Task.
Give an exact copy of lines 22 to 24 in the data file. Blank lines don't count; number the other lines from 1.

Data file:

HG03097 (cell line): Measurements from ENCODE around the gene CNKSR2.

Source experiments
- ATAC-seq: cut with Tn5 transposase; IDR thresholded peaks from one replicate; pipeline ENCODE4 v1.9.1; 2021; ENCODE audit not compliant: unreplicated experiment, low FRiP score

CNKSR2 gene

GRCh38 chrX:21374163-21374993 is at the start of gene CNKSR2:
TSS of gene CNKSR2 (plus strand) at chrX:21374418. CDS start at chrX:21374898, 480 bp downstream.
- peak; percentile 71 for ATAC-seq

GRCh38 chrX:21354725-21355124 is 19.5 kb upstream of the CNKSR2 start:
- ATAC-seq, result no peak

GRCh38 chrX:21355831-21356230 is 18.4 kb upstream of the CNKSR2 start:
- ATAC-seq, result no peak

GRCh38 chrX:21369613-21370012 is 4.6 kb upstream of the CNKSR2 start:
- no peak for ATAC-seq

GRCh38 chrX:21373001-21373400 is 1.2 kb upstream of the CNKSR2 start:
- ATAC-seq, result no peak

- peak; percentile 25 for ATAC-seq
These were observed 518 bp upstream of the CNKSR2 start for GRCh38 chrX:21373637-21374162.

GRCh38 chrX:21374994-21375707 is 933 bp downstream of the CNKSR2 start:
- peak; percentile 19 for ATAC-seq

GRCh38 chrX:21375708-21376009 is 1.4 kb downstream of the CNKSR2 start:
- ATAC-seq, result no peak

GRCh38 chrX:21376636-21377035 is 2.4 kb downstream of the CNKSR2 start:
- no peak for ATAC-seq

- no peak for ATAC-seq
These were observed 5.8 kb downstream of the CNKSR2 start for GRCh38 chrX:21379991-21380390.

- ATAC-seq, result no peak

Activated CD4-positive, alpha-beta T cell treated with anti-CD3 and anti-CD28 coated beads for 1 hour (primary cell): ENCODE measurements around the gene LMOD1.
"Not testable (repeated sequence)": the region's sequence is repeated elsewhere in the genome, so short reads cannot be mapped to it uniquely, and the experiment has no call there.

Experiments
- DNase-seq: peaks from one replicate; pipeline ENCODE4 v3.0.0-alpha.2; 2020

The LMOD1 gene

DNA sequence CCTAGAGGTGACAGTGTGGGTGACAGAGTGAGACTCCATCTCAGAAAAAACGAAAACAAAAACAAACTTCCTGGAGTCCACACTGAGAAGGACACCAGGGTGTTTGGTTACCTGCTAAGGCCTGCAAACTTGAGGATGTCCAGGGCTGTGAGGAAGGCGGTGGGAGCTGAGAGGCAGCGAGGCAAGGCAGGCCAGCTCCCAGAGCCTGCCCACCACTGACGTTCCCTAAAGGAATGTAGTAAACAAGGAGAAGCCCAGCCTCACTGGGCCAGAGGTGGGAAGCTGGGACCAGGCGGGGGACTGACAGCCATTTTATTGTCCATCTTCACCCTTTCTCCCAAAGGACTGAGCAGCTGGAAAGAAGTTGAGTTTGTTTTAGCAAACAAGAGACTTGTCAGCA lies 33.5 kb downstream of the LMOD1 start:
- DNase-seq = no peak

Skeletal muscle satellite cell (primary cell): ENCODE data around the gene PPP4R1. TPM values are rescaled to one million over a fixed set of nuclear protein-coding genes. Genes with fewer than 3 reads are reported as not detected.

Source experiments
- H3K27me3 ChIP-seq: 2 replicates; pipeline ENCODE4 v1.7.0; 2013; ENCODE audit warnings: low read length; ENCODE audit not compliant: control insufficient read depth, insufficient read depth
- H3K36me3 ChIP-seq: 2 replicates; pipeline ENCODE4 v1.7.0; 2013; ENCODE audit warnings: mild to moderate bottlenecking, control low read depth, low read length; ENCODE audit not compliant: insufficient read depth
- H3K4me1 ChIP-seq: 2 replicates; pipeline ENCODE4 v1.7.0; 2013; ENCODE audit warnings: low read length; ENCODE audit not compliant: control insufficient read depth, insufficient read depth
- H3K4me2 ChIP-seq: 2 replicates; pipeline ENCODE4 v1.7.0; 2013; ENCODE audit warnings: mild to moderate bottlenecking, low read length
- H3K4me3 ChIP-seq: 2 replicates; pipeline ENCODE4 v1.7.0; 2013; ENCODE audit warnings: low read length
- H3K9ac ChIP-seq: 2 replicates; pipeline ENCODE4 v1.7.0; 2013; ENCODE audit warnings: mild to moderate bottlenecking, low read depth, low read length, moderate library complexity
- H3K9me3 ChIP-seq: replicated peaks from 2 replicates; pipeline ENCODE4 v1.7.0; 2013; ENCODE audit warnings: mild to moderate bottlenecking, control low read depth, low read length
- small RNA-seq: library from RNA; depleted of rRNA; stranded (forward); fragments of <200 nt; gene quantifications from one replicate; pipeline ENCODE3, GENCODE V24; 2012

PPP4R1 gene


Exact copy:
GRCh38 chrX:21376636-21377035 is 2.4 kb downstream of the CNKSR2 start:
- no peak for ATAC-seq

- no peak for ATAC-seq